Â Â Â Â Â Â Every year I am astonished at the fine crop of chickweed that grows in my container garden. Come spring, the pots are overflowing with tender, somewhat succulent chickweed tendrils around January to March, when the days are getting a little longer but is still quite damp and cool. Chickweed is an early spring herb and goes into hiding when the sun comes high and hot.
Every time I go to work in my herb nook, I practically burst with appreciation. This is where I get to work?! Surrounded by herbs and oils and tins and bottles, things that I love playing with? Creating this little herb studio in my teeny tiny kitchen has been one of the best things I have ever done. It’s like a working in an alter. Do any of you have an herbal nook of your own? A space dedicated to storing and creating with herbs, whether it be a shelf in a cupboard or a room in a house? I’d love to hear about it!
Tales of a mythical violet liqueur Two years ago, it happened to me. I became determined that I would make violet liqueur. My friend Susan told me about an incredible violet liqueur she found while traveling in Greece. With her experience as a bartender and world traveler, one could not take her praise of the violet liqueur lightly. I had made a few liqueurs before, some at Sage mountain in the herbal classes. Irish Creme, creamy coco damiana blends. They were delicious and surprisingly easy. I had seen Theresa Broadwine make liqueurs at Medicines from the Earth. I had even tried my hand at making dandelion wine. The idea of capturing the essence of violets was too much to shake. I wondered if I could possibly make one myself, if I could ever find that many violets to pick
The last 4 weeks have been a whirl-wind. But I made out out on the other side! Yes, I officially graduated. My last board exam was the herbal one. I spent a week doing practice tests, reading through my notes and fondling my samples. My herb samples came from the free table at school. Some samples were missing, some had pre-made notes and some had lost their, um, freshness, but I didn’t care. They did the trick. It is much easier to memorize things when the thing you have to memorize is in your hands, or at least it is for me. I would’ve preferred to taste each one individually, see it growing, learn the botany, chemistry and ethnobotanic history in an attempt to really learn it. How much can you know about a plant by just reading about it? A lot, true, but so much can be gleaned experientially.
When I worked at a co-op in the health and body care section, I noticed that every year around November, bottles and bottles of elderberry products would fly off the shelves. Elderberry has earned a reputation as a cold and flu herb, especially for the dreaded influenza, and rightfully so. It packs a powerful punch of anthocyanadins, helps the immune system do this. Studies have shown that it is effective at reducing the length of the flu by half. Yet like most herbs, elderberry has depth and can be used in many situations.
Each year my garden sprouts more and more chamomile. It comes earlier each year, too. This year it was all done by the end of June. This leaves a shorter harvest time, and unfortunately I can’t tend my garden in Gresham as much I have been able to in the past. This means a few long harvesting days rather than a constant, steady harvest in better bite-sized chunks (which I prefer).Â This also means that a lot of my chamomile went to seed before I could get to it.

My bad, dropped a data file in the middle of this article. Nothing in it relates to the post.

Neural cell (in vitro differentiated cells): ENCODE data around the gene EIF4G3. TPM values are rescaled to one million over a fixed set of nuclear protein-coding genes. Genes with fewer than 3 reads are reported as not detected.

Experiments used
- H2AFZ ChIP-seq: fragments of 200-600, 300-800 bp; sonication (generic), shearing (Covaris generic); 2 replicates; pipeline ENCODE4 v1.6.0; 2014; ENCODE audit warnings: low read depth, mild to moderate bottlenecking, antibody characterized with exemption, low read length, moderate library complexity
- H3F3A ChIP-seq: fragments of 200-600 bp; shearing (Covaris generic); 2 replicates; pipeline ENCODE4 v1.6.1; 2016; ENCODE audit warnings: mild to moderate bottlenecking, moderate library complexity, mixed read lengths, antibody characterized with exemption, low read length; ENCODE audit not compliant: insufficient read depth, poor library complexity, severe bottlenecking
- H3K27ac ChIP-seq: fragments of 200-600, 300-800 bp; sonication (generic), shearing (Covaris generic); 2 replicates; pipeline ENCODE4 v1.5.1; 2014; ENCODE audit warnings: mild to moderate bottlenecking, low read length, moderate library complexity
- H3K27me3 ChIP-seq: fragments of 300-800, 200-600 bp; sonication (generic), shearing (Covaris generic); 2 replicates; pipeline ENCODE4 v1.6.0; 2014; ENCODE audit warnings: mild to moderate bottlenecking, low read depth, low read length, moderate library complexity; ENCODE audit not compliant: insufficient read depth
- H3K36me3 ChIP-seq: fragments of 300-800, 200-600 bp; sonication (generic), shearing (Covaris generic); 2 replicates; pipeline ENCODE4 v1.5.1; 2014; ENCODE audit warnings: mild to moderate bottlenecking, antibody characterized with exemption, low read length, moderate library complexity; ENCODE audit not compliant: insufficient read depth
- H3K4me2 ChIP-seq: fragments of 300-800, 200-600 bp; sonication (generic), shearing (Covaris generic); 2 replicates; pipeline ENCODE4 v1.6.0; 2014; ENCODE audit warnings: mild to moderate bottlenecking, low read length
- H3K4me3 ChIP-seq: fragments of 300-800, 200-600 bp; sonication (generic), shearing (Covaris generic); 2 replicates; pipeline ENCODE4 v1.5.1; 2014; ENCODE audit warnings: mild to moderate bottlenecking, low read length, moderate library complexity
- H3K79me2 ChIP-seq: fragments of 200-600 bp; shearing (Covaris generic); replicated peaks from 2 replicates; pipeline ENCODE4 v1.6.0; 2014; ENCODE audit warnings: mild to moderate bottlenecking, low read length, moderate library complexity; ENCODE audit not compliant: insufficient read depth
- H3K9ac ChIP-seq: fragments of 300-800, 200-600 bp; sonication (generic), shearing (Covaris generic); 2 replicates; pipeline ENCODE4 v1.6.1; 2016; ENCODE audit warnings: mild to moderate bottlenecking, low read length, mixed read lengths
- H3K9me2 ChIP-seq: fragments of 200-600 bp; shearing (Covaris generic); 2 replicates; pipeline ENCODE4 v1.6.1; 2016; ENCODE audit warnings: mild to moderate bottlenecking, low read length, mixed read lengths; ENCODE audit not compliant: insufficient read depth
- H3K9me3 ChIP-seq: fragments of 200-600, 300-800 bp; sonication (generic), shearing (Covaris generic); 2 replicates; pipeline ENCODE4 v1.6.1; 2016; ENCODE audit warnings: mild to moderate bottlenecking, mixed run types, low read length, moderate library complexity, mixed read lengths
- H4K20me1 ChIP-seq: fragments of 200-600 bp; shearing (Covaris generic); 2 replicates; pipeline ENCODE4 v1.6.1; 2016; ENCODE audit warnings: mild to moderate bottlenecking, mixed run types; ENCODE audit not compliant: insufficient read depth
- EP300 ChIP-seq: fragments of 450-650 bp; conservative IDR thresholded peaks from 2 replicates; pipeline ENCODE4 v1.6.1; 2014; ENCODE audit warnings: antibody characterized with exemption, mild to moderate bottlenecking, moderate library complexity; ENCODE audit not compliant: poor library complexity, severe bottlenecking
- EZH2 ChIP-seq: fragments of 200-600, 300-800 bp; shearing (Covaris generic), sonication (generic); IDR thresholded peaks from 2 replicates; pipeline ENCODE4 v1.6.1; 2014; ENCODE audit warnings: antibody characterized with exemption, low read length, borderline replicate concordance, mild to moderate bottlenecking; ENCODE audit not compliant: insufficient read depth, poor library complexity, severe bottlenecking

I have had the recent pleasure to read two new (to me) herb books. The Wild Medicine Solution by Guido MaseÂ´ describes herbal aromatics, bitters and tonics and their uses in food and medicine while sharing an elegant, supportive herbal philosophy.
There is a clinical shift in my education program called Herbal Internship. Herbal Internship is solely dedicated to, you guessed it, herbal consultations. There are 4 one hour slots to treat 4 patients with herbs. Do an intake, take pulse and look at tongue, determine diagnosis and treatment principles, discuss a formula, send the formula off to be filled. Seems pretty basic, no? Despite the fact that I have elected to do extra Herbal Internship shifts and know the drill, it is a far cry from basic. First of all, people are complicated. There are often 3-5 major complaints. Rarely does someone have just one single thing as their chief complaint. Secondly, conflicting signs are commonplace. Heat and Yang Xu (deficiency). Dampness in the Middle Jiao (digestion), which is an excess condition, and Blood Xu (deficiency). Thirdly, we make it up as we go along. This is not a bad thing at all; it is simply challenging and pushes me to the limits and forces me to expand my way of thinking. There is …
It is getting warmer. And brighter. Things are green, really green. Rose and calendula are in bloom! They come home with me, flowers stuffed in pockets and lunch boxes, and those which are not dried or arranged in a vase go straight into a cup of tea.
Gan Mai Da Zao Wan is a Chinese formula from the Jing Gui (The Golden Cabinet), a medicine text written by Zheng Zhong-Jing in 220 AD. Â It is in the Calm Spirit category and its strategy is to tonify Heart Yin and Blood deficiency as it calms the spirit.
It seems like everyone is talking about (and taking) adaptogens. Perhaps you have heard of Rhodiola? Or Eleuthero? American Ginseng, Panax Ginseng, Oplopanax and Eleuthero are well-known adaptogens from the Araliaceae family and have been used for a long time. Holy Basil or Tulsi is another popular and very tasty adaptogen that I see all over the place.
I have cleavers on the brain. They are growing tall and thick this time of year in the city and in the woods and meadows. I’d like to share a few links about this awesome and prevalent herb I found out there on the interwebs.